The Consequences of the Healthcare Money-Making Machine


I’ve you’ve ever wondered how the world has gotten to such an extreme point with opioid addiction, you’re not alone. With the millions of lives affected by addiction–the deaths, the destroyed families, the litigation vs. big pharma, the hundreds of millions in fines, and all the misery–why did it happen so fast and to this extent? There’s enough blame to go around, and at the end of the day, this crisis was all about maximizing profits. Everyone from the pharmaceutical companies to the distributors, the doctors, the drug cartels, and the streets are all culpable. Thanks to this well-funded supply chain, it’s a short hop from a prescription for oxycontin to heroin and on to fentanyl.

However, there are other important factors that contributed to this crisis — the predominant forces that drove us to the drug addiction catastrophe that we now face.

Deregulation and Demand

Deregulation under the Reagan administration laid the groundwork for the crisis we face today. New policies enabled drug companies like Purdue Pharma, Teva Pharmaceutical, Johnson & Johnson, Janssen Pharmaceuticals, Ortho-McNeil-Janssen Pharmaceuticals, and others to aggressively market opioid analgesic products. They employed lobbying campaigns and lavish incentives to convince doctors and regulators that these drugs were needed to treat patients for pain and that they were safe. And this is where the story turns. These opioid drugs were deemed safe–but only when used primarily for patients with advanced cancer or terminal illness. However, under deregulation, opioids became a routine prescription.

Couple that with the American for-profit, private insurance-based system, which demands the cheapest solution to any problem that can be billed with the highest margin, which in most cases involves prescribing medication, and you have a perfect storm for an addiction crisis, not to mention a cash cow. Between 1991 and 2011, painkiller prescriptions tripled in the United States. No doubt, juries across America are finding that the relationship between big pharma and physicians was corrupt. Official figures show that in 2019, 627,000 doctors received combined payments of $2.1 billion in what are termed “general payments,” unrelated to any research being done. At its peak in 2012, the rate of opioid prescriptions reached an astounding 82 prescriptions for every 100 residents, an astounding rate. By contrast, doctors in Japan treat acute pain with opioids in 47% of cases, in the U.S., that figure is more than doubled at a tragic 97%.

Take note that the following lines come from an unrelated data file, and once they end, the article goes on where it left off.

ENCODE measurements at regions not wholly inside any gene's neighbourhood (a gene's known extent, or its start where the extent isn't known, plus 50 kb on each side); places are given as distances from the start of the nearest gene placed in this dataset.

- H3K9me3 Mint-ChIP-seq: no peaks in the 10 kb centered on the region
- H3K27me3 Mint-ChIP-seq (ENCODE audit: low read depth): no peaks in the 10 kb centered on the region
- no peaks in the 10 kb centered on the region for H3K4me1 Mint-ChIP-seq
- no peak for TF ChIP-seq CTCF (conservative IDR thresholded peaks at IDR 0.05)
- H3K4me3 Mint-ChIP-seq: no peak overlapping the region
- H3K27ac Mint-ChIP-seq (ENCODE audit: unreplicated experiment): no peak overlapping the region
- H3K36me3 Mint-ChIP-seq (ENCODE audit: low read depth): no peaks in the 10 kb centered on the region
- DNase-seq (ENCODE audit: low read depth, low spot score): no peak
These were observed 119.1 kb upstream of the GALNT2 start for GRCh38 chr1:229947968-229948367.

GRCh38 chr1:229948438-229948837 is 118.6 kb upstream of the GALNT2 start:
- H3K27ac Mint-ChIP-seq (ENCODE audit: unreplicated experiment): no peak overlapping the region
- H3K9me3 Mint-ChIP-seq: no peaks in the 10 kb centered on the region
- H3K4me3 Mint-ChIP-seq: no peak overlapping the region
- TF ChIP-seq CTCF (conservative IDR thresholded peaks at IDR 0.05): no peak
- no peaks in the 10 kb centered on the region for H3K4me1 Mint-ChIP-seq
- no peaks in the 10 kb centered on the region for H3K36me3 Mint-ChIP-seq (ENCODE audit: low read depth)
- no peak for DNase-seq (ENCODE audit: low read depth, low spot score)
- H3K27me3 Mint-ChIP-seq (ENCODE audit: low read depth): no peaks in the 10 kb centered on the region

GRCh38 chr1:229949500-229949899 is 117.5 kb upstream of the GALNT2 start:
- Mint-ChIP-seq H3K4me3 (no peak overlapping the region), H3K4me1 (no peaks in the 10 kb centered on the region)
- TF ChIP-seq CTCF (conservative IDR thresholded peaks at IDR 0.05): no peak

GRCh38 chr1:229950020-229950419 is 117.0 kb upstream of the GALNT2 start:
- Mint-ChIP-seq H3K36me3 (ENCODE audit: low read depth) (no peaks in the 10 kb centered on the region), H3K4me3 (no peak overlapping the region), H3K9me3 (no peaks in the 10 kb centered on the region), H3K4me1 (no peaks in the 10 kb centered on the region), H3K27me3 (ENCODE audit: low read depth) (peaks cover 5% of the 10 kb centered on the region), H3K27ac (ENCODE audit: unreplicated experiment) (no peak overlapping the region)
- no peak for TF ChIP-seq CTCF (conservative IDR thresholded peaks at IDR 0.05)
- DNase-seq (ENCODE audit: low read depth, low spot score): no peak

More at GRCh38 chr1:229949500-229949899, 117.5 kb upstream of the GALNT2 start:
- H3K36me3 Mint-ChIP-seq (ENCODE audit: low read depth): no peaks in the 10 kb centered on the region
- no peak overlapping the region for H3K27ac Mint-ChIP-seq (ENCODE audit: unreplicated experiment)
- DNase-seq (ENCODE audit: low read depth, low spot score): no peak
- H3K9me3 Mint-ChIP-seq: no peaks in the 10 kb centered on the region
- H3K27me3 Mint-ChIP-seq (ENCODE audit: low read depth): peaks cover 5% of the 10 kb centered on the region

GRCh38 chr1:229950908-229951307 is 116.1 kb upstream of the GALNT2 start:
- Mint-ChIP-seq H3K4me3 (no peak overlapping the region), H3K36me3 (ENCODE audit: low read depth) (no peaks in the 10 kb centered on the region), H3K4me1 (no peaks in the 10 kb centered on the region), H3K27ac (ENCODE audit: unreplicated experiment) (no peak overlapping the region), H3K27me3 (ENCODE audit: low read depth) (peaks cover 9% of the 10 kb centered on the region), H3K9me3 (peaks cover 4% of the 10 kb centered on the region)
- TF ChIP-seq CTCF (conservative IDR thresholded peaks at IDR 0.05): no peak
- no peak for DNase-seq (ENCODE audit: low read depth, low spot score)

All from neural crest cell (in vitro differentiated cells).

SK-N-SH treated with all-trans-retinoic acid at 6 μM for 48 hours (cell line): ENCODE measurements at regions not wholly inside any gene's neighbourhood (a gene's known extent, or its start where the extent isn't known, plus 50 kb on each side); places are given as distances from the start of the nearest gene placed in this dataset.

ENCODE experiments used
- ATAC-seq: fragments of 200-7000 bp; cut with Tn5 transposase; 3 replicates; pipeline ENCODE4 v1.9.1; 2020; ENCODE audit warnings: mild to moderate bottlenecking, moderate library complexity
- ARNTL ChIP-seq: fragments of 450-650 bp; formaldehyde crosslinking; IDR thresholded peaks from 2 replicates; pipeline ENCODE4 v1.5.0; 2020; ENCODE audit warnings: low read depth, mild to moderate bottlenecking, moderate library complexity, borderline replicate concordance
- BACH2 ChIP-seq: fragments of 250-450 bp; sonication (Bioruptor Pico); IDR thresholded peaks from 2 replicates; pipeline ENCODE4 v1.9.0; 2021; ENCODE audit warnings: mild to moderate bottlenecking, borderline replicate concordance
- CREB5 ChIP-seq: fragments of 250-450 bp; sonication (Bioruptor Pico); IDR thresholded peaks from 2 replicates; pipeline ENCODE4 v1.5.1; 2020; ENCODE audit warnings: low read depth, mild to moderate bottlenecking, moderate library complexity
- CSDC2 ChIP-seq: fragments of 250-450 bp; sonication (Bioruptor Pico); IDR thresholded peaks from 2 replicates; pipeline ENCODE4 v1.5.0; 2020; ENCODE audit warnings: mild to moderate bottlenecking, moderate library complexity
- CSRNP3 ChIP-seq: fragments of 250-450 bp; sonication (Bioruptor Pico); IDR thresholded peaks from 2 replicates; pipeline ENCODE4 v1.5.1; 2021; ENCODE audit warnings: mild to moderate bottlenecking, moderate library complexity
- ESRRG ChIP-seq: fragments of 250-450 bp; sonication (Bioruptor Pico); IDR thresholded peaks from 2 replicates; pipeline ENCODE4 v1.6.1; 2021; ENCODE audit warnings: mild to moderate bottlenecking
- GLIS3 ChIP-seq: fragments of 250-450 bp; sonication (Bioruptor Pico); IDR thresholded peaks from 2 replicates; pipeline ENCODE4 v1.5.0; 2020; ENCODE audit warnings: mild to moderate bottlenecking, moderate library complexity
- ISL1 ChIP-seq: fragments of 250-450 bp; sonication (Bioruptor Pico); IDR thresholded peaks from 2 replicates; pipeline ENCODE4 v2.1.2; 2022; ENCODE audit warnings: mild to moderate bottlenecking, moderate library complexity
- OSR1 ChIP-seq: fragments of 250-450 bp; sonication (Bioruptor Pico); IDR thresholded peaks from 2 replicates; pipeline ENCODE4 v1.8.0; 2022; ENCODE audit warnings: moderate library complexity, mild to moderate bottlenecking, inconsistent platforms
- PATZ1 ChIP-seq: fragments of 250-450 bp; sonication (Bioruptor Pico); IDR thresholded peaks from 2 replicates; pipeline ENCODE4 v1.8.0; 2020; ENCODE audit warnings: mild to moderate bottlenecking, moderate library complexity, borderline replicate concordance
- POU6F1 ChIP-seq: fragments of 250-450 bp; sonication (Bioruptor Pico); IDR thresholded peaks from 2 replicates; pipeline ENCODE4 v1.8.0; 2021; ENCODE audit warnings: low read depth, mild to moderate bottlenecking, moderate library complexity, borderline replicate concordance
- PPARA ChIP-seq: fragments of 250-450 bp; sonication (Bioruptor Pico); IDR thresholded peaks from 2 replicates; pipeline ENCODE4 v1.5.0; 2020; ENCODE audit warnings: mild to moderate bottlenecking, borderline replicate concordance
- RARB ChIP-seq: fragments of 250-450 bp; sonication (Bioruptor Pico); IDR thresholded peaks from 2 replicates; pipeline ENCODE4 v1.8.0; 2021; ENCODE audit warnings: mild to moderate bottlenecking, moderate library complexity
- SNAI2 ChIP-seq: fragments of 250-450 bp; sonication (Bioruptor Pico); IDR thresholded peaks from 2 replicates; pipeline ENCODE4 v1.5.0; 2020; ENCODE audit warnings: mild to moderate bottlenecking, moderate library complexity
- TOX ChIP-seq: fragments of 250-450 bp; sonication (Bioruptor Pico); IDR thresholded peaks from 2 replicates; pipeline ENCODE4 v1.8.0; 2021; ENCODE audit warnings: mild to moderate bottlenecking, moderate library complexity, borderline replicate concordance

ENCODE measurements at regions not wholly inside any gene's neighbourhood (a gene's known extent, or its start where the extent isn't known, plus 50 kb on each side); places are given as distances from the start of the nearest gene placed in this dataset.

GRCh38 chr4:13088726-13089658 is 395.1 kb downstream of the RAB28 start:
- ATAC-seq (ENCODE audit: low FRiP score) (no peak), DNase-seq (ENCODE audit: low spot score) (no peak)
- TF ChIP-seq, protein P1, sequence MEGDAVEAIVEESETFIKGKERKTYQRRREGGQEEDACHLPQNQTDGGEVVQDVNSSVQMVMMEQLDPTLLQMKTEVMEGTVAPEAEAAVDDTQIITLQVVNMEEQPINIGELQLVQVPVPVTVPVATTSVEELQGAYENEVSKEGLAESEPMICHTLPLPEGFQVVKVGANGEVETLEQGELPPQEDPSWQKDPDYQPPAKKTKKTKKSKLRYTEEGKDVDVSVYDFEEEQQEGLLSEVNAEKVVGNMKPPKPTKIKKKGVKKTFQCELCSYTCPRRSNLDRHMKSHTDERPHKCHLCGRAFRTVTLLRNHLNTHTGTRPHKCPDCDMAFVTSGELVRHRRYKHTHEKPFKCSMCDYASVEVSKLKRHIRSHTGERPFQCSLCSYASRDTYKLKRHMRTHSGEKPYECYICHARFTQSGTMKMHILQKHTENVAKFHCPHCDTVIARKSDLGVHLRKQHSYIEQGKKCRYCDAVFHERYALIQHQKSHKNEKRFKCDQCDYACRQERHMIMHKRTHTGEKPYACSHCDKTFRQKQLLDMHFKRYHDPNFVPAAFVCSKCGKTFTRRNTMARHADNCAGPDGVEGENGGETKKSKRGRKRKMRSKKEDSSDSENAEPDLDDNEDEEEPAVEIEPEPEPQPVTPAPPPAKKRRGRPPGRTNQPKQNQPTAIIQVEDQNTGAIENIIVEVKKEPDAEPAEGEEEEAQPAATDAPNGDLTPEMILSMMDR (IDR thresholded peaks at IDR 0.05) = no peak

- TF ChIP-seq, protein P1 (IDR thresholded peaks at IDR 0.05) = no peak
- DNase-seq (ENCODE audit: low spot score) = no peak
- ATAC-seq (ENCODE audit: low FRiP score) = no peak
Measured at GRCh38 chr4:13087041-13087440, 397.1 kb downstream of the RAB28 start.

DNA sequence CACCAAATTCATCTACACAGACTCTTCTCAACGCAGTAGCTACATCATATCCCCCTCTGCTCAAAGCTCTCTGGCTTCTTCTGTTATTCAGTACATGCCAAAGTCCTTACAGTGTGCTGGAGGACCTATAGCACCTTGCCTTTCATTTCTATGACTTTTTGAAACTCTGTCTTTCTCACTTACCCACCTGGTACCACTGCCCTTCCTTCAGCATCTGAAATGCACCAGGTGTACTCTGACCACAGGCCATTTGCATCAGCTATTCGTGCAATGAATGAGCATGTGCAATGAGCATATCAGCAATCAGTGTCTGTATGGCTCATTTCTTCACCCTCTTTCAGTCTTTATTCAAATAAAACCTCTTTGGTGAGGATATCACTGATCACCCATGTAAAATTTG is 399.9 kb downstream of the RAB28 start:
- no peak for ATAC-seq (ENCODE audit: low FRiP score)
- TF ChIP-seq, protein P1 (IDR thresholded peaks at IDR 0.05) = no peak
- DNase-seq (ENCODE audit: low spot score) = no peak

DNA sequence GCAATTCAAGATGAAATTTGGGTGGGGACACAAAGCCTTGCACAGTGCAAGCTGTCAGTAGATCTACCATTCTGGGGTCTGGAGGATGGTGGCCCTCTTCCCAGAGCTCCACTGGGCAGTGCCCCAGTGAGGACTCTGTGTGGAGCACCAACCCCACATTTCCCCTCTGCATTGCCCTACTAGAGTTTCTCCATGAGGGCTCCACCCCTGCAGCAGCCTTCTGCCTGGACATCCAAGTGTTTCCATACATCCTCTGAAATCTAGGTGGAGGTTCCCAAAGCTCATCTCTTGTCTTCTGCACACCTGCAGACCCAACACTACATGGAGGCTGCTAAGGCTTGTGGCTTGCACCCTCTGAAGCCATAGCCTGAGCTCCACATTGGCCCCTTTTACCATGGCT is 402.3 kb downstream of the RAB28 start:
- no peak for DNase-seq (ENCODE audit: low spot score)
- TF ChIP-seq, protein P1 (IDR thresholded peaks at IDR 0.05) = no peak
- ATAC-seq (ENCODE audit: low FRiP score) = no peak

It Wasn’t Just the Marketing

The corporate deregulation of the 1980s ran parallel with the deindustrialization of America. During this time, we saw all of the following:

  • Mass job losses
  • Collapsing communities
  • Economic despair

The environment that these issues created was ripe with demand for such a powerful drug. Opioids provide false relief from reality and a dangerous escape from the fatigue and hopelessness of this plight. Big pharma saw this opportunity. Documents reveal that pharmaceutical companies, in an effort to avoid what they perceived as a stereotype of being associated with inner-city, African-American communities, and illicit drug use, targeted the mostly white, rural communities of the Rust Belt–an area on its knees, hit particularly hard by these changes, brimming with potential customers. And business boomed.

Profit, Social Need, and Corruption

This is how we got to the point we are at today. Opioid addiction and overdoses are an epidemic in this country. We gave the pharmaceutical companies carte blanche to market these products. They created demand by promising a pain-free life. They got rich regardless of the consequences. Purdue and Johnson & Johnson and all the others committed contemptible acts and we are left with the ruins. It is the unfortunate result of a system built on greed.

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